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Russia Taking Wheat Crown Recalls Communist-Era Dominance

Photographer: Andrey Rudakov/Bloomberg

(Bloomberg) — Russia’s emergence as the world’s leading exporter of wheat, a shift that’s reorienting global trade in the grain around the Black Sea region, recalls the Soviet Union’s previous dominance of production — albeit under markedly different conditions.

Countries comprising the former USSR harvested 18 percent of the global wheat crop in 2017, the most since 1980, according to U.S. Department of Agriculture data. 

Russia is projected to become the biggest shipper by volume this year, overtaking the U.S., the agency estimates. America’s share of the global crop fell to 6 percent in 2017, the lowest based on records going back to 1960.

The Black Sea’s favorable soil and climate has always been capable of bumper crops, said John Schnittker, who was a chief economist and undersecretrary at the U.S. Department of Agriculture under President Lyndon Johnson.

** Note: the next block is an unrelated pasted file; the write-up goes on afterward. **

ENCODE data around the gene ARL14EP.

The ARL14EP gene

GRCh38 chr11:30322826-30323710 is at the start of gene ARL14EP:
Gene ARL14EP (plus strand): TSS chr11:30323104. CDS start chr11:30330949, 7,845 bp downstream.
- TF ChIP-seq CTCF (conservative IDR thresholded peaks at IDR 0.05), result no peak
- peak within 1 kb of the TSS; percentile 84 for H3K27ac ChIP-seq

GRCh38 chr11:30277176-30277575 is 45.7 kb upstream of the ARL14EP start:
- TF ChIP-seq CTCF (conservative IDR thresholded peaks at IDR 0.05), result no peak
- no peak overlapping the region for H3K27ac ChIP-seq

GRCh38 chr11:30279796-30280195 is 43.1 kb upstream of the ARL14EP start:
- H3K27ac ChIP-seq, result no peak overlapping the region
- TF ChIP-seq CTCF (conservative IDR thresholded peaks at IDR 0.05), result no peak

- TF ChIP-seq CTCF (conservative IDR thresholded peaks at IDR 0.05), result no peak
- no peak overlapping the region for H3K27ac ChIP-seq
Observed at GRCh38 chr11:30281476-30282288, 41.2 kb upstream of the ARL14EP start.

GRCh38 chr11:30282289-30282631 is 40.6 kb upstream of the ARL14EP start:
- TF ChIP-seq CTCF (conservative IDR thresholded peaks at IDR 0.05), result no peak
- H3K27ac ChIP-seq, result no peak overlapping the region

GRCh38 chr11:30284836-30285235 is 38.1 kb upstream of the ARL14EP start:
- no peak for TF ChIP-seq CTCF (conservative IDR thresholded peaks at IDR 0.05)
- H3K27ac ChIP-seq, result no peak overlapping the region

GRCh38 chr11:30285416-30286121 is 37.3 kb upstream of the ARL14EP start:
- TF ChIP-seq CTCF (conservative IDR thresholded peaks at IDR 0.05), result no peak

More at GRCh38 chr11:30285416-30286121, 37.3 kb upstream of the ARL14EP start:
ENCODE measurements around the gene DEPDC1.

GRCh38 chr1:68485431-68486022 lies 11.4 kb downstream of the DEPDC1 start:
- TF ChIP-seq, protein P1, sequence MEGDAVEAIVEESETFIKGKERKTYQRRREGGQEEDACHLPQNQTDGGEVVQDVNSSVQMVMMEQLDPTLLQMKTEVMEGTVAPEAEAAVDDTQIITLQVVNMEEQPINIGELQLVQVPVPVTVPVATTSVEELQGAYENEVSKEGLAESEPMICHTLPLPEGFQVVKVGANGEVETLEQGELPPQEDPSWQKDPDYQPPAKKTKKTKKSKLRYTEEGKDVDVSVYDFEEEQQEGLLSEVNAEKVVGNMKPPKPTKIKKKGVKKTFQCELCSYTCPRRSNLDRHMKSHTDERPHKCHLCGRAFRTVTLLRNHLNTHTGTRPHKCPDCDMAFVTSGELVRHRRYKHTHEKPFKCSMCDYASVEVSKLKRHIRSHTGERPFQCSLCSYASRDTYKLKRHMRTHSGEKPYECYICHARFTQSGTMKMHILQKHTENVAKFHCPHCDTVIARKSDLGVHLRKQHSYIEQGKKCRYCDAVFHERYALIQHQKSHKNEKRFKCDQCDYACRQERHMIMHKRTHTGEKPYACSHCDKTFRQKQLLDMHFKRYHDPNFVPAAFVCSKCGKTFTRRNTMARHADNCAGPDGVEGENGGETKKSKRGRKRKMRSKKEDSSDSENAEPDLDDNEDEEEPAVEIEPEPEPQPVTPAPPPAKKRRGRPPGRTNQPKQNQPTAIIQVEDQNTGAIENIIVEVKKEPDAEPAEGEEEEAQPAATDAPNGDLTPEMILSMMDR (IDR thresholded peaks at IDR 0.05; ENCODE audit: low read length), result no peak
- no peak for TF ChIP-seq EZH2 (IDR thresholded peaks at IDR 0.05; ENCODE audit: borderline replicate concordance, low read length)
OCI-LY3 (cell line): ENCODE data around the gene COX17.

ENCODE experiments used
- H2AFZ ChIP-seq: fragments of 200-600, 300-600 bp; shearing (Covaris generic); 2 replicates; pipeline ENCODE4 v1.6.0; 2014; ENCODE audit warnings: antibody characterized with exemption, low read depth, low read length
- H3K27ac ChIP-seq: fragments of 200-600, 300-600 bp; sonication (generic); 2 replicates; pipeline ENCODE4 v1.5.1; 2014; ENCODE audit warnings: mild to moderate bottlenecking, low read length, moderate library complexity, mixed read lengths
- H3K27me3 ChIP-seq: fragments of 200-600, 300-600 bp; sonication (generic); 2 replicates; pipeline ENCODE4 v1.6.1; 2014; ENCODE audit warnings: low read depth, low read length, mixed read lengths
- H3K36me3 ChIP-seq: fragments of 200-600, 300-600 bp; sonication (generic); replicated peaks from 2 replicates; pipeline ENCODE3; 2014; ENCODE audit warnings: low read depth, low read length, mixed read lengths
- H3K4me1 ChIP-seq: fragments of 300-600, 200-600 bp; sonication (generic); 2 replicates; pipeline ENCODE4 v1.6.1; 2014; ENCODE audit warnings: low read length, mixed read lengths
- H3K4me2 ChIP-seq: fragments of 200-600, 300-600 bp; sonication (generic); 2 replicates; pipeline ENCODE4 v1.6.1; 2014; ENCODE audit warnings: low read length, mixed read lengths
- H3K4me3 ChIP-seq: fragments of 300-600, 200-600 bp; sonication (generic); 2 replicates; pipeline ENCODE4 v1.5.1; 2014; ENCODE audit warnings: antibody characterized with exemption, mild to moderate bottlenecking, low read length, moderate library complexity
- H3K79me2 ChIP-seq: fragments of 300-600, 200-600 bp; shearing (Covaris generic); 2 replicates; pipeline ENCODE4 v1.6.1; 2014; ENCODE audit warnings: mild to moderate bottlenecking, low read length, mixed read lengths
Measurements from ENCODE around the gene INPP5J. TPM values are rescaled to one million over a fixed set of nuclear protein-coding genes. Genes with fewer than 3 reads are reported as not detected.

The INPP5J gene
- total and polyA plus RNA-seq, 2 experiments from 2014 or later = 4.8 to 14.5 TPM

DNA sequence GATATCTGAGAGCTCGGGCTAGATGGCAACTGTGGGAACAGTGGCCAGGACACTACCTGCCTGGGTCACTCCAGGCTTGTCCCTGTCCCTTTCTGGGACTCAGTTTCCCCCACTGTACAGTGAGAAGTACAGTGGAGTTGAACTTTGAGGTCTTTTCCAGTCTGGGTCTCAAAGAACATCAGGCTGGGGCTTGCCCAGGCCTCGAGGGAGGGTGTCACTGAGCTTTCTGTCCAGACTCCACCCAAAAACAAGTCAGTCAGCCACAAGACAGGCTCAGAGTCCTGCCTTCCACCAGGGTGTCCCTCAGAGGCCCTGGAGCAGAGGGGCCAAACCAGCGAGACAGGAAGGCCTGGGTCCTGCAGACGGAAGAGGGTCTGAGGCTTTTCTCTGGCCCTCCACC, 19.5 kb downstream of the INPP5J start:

Two important differences between now and the Cold War era are the improved quality of the grain and what it’s used for.

Despite a share of the global crop that peaked at 31 percent in 1966, the USSR still needed to import grain. 

That’s partly because most of its wheat was fed to animals — almost three-fifths in the late 1970s and early 1980s — and Soviet citizens ate a diet that was heavily dependent on grains.

Another important factor was the poor quality of much of Soviet wheat, a problem made worse by the collective-farming system’s poor storage and transportation infrastructure. 

During a visit to Soviet farms in 1972, Schnittker said he saw "huge outdoor piles of wheat, which had been harvested at high moisture, being dried by a group of women shoveling the wheat into the air, from one pile to another."

Such inefficiency drove the government to import from the U.S. and Canada to provide bread for its people, even as the USSR was growing more wheat than anyone.

Today, less than a quarter of the harvest in the former Soviet Union is being used to feed animals. That, and better infrastructure, is creating a much more export-oriented market, said Dan Morgan, author of probably the definitive book on the 1970s grain trade, "Merchants of Grain: The Power and Profits of the Five Giant Companies at the Center of the World’s Food Supply." 

And that’s why the Black Sea’s impact is being noticed more on international grain markets this time around, even though in terms of overall share of the global crop the region is only now beginning to echo the Soviet Union’s prime.

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